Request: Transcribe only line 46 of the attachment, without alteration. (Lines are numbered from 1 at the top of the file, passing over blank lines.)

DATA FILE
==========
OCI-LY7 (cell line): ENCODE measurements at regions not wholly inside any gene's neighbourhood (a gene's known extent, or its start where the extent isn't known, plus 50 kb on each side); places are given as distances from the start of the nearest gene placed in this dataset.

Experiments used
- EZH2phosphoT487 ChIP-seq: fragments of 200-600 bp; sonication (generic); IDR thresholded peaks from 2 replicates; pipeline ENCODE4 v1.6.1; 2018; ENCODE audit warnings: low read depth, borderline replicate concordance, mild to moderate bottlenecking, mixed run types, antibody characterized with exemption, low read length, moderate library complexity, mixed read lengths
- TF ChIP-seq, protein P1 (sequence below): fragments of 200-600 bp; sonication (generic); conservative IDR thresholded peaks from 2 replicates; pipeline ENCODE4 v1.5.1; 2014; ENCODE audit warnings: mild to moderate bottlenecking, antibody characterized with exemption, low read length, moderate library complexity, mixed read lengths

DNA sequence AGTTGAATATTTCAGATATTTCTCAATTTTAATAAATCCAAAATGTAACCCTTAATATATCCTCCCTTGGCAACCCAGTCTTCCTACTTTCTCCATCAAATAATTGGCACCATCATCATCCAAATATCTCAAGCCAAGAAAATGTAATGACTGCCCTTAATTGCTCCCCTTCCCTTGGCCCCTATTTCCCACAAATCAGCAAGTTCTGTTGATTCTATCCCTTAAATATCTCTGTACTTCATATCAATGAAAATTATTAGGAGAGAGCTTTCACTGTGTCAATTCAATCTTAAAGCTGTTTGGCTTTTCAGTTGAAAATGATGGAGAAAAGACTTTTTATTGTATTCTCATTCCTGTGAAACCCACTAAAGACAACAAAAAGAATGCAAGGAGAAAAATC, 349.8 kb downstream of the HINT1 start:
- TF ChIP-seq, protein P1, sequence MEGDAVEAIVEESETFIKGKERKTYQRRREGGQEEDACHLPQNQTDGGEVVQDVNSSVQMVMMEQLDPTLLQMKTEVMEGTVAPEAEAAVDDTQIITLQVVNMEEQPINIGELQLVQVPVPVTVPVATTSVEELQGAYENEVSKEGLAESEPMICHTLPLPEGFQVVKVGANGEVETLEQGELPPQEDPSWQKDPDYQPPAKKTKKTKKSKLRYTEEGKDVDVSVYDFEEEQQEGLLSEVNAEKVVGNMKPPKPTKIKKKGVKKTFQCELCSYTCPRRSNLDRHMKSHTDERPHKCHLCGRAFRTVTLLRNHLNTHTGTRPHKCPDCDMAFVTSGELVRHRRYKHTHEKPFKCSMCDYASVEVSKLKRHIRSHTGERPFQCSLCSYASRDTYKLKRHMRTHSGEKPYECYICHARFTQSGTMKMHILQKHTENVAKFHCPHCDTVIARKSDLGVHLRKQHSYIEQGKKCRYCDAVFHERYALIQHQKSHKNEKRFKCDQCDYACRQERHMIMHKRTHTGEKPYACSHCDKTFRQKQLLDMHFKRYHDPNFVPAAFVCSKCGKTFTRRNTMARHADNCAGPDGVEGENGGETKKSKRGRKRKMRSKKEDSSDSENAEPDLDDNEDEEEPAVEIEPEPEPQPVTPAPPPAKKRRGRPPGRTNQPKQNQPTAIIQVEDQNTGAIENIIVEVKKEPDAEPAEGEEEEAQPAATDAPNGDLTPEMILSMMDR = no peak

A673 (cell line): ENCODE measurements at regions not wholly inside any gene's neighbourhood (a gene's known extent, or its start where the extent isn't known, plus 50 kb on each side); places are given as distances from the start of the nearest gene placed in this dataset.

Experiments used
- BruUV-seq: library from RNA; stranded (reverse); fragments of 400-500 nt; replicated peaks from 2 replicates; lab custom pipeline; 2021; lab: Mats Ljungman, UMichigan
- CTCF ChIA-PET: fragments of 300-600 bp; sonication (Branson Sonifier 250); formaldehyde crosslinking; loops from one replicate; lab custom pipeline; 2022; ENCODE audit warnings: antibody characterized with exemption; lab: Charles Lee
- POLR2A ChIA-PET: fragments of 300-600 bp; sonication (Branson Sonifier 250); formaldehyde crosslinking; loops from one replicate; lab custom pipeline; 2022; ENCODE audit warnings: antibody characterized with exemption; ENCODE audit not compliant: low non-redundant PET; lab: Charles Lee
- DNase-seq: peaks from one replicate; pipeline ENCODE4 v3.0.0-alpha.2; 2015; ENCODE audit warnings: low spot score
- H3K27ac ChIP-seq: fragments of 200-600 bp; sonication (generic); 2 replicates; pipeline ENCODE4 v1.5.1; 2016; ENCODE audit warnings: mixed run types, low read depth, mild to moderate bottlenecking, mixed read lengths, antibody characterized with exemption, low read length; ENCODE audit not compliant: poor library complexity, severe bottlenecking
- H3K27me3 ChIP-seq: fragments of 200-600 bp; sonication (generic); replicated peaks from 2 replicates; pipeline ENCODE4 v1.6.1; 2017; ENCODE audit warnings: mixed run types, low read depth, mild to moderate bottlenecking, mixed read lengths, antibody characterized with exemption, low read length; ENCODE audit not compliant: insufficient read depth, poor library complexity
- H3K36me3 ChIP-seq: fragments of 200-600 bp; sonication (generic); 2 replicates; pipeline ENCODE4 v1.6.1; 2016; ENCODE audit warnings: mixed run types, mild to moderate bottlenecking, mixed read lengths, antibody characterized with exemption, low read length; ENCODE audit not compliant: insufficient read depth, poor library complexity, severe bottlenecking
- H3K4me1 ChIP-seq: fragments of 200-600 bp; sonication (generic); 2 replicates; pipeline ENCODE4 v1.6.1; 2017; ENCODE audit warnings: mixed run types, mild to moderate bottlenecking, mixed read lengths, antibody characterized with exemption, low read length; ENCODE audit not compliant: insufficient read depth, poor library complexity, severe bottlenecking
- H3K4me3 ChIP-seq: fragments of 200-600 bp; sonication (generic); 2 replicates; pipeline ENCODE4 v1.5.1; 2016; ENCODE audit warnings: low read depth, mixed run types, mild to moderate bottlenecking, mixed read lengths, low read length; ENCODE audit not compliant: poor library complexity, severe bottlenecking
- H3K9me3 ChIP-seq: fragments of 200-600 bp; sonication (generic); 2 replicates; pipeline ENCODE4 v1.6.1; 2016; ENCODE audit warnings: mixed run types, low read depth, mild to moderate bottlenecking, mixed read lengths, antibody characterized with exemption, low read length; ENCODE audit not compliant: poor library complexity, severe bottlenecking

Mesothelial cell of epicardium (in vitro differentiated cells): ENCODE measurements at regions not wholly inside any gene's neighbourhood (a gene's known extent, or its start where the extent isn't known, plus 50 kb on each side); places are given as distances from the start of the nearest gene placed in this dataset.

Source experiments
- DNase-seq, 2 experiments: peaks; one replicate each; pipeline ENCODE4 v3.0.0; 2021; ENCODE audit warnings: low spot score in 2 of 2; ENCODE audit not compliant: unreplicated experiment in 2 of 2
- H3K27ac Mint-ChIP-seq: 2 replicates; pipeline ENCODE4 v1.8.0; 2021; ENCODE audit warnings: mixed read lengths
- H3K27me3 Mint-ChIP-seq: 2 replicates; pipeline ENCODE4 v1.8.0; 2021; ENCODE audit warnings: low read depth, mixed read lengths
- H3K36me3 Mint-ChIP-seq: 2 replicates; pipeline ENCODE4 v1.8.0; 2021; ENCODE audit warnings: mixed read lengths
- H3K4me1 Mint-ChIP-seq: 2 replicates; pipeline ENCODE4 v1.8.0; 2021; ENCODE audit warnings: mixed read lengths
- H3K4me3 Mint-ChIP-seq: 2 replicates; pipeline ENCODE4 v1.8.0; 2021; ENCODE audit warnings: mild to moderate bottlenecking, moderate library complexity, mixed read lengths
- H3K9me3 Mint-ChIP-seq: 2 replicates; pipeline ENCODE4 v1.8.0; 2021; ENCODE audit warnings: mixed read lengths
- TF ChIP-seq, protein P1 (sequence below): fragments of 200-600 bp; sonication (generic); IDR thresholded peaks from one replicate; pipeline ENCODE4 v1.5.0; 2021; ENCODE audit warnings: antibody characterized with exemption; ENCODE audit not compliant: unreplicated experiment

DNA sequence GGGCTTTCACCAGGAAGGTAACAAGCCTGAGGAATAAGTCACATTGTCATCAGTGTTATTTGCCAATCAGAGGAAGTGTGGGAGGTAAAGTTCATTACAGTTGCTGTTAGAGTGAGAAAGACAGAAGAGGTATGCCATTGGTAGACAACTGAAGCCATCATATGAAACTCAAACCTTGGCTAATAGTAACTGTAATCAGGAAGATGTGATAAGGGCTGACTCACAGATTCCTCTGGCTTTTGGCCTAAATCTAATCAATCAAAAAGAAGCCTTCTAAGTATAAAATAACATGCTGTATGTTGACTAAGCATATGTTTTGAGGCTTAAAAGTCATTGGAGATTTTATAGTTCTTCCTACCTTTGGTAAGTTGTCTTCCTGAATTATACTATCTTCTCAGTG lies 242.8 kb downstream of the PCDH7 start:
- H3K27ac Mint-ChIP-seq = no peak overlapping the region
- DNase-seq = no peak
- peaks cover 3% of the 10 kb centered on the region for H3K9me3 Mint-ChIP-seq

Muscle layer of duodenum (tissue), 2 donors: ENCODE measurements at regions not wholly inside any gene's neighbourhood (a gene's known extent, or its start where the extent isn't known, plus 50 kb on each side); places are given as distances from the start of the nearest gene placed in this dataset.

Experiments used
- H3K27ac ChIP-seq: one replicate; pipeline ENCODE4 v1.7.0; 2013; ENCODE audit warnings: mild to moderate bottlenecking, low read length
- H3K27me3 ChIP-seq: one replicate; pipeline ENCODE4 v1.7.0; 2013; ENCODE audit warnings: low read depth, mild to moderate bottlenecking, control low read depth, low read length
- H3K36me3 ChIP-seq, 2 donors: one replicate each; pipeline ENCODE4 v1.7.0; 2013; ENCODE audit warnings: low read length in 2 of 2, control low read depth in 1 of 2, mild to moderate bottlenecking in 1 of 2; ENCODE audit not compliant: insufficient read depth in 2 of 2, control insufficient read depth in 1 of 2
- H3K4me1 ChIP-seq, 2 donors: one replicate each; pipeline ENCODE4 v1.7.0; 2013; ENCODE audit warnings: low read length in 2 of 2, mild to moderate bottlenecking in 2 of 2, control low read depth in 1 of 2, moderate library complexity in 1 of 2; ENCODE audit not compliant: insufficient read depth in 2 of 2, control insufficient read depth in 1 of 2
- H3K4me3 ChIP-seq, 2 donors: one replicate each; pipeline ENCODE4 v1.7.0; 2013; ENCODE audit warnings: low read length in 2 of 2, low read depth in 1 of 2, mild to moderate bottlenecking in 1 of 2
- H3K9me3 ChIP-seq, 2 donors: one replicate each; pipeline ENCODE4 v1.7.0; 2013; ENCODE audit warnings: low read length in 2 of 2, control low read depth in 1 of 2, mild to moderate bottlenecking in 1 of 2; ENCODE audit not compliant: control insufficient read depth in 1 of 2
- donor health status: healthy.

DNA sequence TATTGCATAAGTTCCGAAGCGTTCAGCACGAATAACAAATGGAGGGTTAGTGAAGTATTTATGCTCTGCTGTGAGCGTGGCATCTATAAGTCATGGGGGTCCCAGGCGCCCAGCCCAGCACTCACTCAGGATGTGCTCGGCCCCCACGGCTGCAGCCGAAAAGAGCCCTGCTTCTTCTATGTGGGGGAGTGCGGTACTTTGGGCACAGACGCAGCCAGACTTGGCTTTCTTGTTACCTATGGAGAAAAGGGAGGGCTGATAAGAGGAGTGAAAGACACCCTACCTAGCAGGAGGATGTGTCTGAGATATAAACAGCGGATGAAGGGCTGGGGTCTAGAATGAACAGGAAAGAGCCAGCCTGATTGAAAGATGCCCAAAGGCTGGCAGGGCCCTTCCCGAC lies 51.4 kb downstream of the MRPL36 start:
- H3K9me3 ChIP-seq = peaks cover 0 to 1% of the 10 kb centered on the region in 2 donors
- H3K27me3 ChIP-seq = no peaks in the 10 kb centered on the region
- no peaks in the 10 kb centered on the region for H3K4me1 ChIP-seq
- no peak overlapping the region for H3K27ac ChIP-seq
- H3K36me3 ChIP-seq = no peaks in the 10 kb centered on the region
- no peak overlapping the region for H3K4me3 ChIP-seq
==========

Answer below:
- no peak overlapping the region for H3K27ac ChIP-seq